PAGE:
Tag: Theaters

  • Harris Theater

    Harris theater

    This little movie house, built as the Avenue Cinema in 1931, became the Art Cinema in 1935; from the 1960s until the 1990s, it showed “adult movies,” which old Pa Pitt assumed meant that all the films were over 21 years old. But it had begun life as an art-film house, and in 1995 it resumed that role under the name “Harris,” after one of the founders of the movie-theater business—John P. Harris, who with his brother-in-law opened the world’s first movie theater, the Nickelodeon, which was on Smithfield Street (a plaque marks the site today). Movies had been shown in theaters before, but the Nickelodeon was the first to show only movies. The idea caught on with amazing rapidity, and “Nickelodeons” sprouted everywhere.

  • Stephen Foster Memorial

    Stephen Foster Memorial

    One of the cluster of Gothic buildings by Charles Z. Klauder at the heart of the University of Pittsburgh, this looks like the baptistery for the Cathedral of Learning. It houses a museum of Stephen Foster, two theaters, and the Ethelbert Nevin Collection. There was a time when Ethelbert Nevin might have got a museum of his own, but he missed his chance, and now he is an appendix to Stephen Foster.

  • Art Deco Masks

    The auditorium of Allegheny High School on the North Side was built in 1936, at the height of the Art Deco era. There are three exits, and the architect’s scheme demanded a relief over each one. So we have Art Deco interpretations of the three masks of the classical theater: Comedy. Tragedy, and Meh.


  • Pittsburgh Playhouse

    The Pittsburgh Playhouse building on Forbes Avenue is a harmonious addition to the streetscape. It manages the unusual feat of looking 21st-century and classical at the same time.

  • Liberty Theater (Baum Building)

    Like many buildings on the southeast side of Liberty Avenue, where the two grids of our eighteenth-century street plan collide, the Baum Building is forced into a triangle. It began its life as the Liberty Theater, but it lasted for only a few years before being turned into offices. Now, under the ownership of the Pittsburgh Cultural Trust, it has gone back into the entertainment business as an art gallery.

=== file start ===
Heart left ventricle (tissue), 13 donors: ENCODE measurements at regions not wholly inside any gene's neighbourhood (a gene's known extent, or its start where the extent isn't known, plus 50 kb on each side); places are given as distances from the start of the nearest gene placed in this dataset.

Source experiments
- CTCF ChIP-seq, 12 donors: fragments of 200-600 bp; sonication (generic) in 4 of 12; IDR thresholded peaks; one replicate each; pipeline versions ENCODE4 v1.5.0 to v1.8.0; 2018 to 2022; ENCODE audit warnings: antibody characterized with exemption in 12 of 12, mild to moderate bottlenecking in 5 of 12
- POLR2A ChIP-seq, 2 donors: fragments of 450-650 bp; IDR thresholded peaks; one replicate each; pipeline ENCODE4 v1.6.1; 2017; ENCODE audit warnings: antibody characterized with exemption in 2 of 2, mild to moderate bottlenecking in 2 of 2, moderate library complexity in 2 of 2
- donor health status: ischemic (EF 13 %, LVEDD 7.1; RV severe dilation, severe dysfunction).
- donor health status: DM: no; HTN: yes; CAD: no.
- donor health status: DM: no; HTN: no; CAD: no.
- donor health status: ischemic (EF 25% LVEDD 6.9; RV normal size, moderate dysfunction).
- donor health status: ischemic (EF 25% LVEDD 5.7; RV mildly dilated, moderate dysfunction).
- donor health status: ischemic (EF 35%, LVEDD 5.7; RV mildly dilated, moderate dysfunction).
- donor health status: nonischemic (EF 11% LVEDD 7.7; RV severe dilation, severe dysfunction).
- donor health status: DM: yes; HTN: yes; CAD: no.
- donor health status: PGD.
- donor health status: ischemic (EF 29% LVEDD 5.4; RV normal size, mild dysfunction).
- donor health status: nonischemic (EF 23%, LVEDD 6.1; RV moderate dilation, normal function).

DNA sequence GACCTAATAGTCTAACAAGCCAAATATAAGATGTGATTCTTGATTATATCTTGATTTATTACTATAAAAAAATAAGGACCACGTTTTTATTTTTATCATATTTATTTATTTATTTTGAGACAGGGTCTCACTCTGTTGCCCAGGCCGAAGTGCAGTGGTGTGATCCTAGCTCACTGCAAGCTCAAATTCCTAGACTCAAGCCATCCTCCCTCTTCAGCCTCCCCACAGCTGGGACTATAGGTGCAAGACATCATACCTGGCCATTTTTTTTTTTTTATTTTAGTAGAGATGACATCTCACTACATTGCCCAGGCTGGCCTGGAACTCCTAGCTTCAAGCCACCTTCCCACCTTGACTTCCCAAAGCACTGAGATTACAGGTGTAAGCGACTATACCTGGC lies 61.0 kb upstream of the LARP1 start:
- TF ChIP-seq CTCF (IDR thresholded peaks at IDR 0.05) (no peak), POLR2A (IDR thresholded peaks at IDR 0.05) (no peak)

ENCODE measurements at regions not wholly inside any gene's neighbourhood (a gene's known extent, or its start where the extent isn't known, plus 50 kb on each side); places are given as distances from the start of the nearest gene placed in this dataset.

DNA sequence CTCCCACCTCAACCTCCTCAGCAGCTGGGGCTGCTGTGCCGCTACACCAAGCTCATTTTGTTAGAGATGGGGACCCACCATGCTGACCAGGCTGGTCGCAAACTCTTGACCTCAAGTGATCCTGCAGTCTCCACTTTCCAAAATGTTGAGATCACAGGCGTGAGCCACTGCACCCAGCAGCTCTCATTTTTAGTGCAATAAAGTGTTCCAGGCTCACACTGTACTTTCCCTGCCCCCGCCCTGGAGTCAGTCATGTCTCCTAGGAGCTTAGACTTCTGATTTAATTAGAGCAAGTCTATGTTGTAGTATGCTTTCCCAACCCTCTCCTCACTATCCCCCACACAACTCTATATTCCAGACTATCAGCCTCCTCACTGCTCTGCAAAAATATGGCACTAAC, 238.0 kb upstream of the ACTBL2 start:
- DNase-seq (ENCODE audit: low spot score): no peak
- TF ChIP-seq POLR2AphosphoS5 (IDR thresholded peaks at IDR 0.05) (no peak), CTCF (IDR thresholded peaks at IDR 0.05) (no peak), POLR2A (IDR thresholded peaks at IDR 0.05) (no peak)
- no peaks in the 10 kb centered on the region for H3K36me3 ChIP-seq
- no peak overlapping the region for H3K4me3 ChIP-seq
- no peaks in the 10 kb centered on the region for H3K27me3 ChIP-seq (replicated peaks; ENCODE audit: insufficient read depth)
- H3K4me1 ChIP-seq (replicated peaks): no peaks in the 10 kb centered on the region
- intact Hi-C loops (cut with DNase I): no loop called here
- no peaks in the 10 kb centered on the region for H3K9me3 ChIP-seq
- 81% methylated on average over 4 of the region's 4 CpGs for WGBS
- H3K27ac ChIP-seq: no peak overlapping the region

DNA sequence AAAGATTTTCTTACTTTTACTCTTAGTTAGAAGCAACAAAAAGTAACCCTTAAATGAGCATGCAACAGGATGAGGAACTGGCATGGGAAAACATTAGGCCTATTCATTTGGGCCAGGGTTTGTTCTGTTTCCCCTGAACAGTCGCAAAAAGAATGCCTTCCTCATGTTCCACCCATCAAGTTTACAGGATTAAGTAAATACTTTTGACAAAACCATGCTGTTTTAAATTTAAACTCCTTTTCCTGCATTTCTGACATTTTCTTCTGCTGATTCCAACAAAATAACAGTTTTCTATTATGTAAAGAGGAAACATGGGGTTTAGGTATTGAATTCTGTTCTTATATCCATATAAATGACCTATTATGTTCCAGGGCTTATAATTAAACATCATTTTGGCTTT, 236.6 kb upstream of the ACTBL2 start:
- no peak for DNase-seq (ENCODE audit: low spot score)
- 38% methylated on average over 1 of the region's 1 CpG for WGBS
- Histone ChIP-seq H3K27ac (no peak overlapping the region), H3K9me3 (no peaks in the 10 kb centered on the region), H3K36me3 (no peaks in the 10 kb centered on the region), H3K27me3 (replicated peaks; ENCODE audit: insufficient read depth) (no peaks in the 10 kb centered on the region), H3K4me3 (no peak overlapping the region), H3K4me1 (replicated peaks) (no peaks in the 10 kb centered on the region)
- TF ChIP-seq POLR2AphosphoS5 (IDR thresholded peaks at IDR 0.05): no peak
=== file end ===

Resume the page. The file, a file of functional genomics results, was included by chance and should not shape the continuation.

• Stanley Photoplays

    The Stanley was the most magnificent theater ever built in Pittsburgh, and as the Benedum Center it continues to be one of the busiest. It was built to designs by the Hoffman-Henon Co. of Philadelphia at the very end of the silent era, opening in 1928. The old animated sign on the Penn Avenue side is lovingly maintained.

    Maurice Spitalny directed the house orchestra here in the late 1930s and into the 1940s. His brother Phil was more famous nationally for his all-girl Hour of Charm Orchestra, but Maurice had a long and successful career. He wrote one song that everyone in America has heard: “Start the Day Right,” which is used in at least a dozen different Warner Brothers cartoons.

  • Chandelier at the Benedum Center

    The chandelier at the Benedum Center, which began life as Pittsburgh’s most splendid movie palace, the Stanley.

  • Decoration on the Liberty Theater

    The classical building at Liberty Avenue and Strawberry Way was built originally as the Liberty Theater in 1913. It lasted only ten years as a theater before being converted to office space as the Baum Building.

  • Heinz Hall

    One of the first great silent movie palaces (the old Loew’s Penn) to be turned into a concert hall, Heinz Hall set a trend, both here and elsewhere. With the old Stanley and Fulton (now the Benedum and Byham), it is one of the three large anchors of the theater district downtown.

  • Strand Theatre Building, Oakland

    [Update: We have more on the history of this building, which was the Natatorium Building before it became a theater.]

    This once-splendid movie house on Forbes Avenue was designed by Harry S. Bair, a specialist in neighborhood movie palaces who also designed the Regent in East Liberty. According to comments on Cinematreasures.org, it was built with the screen at the street end: you had to walk up a long hall to come in at the rear of the theater. Thus it took advantage of the hillside location to make a naturally sloped auditorium. The building ceased to be a theater about four decades ago; it is now retail stores and apartments.

    The picture above is a composite of four photographs.